Cognitive control in bilingual children disentangling the effects of second-language proficiency and onset age of acquisition
Number of pages
SourceSwiss Journal of Psychology, 74, 2, (2015), pp. 65-73
Article / Letter to editor
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SW OZ DCC SMN
Swiss Journal of Psychology
SubjectBiological psychology; DI-BCB_DCC_Theme 3: Plasticity and Memory; Biologische psychologie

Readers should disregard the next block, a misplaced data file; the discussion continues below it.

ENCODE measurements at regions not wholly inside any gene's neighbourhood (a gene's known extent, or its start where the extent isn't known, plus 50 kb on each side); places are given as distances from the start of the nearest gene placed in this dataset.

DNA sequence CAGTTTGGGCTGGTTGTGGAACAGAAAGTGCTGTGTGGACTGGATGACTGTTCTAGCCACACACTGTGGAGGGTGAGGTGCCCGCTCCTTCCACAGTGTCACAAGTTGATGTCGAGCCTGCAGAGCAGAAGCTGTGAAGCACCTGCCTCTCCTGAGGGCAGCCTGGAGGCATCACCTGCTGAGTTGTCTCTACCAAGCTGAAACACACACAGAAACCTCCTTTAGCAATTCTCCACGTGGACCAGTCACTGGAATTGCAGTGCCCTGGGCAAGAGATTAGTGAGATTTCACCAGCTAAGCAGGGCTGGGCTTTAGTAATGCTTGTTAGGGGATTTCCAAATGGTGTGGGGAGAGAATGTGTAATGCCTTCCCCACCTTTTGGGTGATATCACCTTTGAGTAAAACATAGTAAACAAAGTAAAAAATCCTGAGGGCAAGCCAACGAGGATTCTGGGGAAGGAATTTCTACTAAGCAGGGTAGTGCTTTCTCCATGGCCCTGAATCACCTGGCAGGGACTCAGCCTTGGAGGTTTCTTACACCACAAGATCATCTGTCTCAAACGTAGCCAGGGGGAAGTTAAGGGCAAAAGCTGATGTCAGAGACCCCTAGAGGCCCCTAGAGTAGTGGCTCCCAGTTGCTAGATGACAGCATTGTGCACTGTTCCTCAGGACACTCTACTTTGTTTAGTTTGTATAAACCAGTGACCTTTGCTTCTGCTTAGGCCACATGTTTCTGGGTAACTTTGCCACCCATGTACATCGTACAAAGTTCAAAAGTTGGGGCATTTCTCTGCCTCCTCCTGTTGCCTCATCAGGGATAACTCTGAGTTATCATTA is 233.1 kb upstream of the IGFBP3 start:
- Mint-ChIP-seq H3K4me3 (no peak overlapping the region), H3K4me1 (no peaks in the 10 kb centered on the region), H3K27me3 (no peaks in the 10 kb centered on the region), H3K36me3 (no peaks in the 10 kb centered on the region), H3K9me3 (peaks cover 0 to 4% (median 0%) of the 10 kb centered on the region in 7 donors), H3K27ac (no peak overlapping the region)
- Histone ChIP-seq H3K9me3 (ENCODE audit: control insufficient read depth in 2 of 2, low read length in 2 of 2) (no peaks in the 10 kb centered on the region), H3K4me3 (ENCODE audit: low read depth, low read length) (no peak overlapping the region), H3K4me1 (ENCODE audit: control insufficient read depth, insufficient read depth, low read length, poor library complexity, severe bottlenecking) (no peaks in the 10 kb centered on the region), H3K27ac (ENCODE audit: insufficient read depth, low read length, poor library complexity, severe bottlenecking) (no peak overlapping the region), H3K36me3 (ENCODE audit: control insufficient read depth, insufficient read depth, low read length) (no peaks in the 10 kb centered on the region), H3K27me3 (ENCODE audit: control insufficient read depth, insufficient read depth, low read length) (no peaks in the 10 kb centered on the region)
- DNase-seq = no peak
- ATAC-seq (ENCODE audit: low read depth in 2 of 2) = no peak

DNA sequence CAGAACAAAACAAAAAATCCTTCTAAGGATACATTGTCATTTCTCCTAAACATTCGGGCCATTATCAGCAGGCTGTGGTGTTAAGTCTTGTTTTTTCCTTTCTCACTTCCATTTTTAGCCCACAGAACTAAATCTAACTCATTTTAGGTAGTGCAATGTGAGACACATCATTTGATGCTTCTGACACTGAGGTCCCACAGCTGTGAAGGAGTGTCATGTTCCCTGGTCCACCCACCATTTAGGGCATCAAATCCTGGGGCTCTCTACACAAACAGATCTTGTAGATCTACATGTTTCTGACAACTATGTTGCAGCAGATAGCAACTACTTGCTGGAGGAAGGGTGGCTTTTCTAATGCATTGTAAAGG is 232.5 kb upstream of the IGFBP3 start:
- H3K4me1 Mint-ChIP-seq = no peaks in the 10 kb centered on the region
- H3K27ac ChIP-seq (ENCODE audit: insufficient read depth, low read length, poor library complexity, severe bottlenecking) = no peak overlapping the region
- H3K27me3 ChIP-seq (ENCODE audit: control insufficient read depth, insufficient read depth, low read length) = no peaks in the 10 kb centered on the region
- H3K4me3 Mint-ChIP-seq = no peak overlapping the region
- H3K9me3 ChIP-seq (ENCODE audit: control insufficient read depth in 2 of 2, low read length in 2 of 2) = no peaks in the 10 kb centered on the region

Studies comparing the cognitive control of bilingual and monolingual speakers are inconclusive about the nature and underlying mechanisms of differences in language-related processing. In the present study, in order to disentangle the impact of second-language onset age of acquisition and bilingualism on cognitive control, we compared a group of bilingual Dutch/French children who had started acquisition of both languages at birth (simultaneous bilingual group) to a group of children who had started acquisition of their second language at the age of 3 years (early bilingual group). Both groups had equal proficiency in the two languages. All participants completed an extensive language test battery in Dutch and French and conducted a linguistic (verbal fluency) and a nonlinguistic cognitive control task (the color Simon task). We found higher global accuracy rates for the simultaneous bilingual group on the Simon task. Surprisingly, we did not find any differences in mean reaction time between the two bilingual groups. In conclusion, this study finds no advantage in terms of verbal fluency, but does reveal that acquiring two languages from birth onward gives simultaneous bilingual children an advantage on the Simon task, even over early bilingual children and when second-language proficiency is held constant.
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